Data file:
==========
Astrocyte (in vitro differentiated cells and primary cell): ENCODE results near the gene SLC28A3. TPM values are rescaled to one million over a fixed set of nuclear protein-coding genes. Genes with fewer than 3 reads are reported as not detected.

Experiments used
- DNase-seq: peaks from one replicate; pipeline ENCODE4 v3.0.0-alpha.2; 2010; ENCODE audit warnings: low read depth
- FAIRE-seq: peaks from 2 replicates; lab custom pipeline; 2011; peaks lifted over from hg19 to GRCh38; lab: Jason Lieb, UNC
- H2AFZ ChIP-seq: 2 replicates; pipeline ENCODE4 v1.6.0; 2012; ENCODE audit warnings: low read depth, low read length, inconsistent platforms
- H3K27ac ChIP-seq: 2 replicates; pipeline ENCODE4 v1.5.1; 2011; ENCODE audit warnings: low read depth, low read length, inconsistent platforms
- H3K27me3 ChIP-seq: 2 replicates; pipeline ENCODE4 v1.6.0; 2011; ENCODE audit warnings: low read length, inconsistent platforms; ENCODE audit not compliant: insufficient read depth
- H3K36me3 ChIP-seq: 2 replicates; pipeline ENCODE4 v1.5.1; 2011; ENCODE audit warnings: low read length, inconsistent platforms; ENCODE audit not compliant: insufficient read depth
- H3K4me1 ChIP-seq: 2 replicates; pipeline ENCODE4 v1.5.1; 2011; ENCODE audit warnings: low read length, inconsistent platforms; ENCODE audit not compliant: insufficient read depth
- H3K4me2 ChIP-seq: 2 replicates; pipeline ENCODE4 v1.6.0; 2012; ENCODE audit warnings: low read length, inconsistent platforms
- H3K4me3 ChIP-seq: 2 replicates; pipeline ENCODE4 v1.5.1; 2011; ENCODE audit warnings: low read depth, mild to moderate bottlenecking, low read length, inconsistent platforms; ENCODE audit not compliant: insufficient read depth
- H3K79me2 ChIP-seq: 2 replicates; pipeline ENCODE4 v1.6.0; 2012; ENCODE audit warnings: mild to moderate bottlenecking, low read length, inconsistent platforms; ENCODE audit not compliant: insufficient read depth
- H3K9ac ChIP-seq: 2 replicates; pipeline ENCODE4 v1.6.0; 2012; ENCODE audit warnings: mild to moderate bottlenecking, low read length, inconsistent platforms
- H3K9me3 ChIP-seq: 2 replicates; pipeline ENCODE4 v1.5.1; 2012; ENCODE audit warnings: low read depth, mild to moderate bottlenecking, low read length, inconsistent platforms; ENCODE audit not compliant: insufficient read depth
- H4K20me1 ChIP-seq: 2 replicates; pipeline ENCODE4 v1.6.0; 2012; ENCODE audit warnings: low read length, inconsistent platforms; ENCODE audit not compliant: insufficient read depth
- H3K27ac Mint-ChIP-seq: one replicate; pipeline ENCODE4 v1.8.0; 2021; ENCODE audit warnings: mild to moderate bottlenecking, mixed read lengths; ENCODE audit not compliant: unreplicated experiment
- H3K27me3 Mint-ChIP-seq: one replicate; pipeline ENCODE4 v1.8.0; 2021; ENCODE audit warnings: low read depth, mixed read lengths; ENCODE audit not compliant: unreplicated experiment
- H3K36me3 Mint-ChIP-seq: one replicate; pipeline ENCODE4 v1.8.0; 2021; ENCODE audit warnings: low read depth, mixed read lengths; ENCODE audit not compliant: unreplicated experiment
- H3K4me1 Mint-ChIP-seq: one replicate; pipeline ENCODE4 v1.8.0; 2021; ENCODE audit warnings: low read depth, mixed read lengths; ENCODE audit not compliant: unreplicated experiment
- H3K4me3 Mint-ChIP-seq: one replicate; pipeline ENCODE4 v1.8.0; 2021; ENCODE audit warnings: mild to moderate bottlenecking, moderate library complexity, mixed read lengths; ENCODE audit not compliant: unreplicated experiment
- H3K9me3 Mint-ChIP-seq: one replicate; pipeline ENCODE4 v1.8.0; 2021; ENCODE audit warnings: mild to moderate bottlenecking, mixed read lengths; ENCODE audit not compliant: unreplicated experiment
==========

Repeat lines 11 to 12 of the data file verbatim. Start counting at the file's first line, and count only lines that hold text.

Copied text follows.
- H3K4me3 ChIP-seq: 2 replicates; pipeline ENCODE4 v1.5.1; 2011; ENCODE audit warnings: low read depth, mild to moderate bottlenecking, low read length, inconsistent platforms; ENCODE audit not compliant: insufficient read depth
- H3K79me2 ChIP-seq: 2 replicates; pipeline ENCODE4 v1.6.0; 2012; ENCODE audit warnings: mild to moderate bottlenecking, low read length, inconsistent platforms; ENCODE audit not compliant: insufficient read depth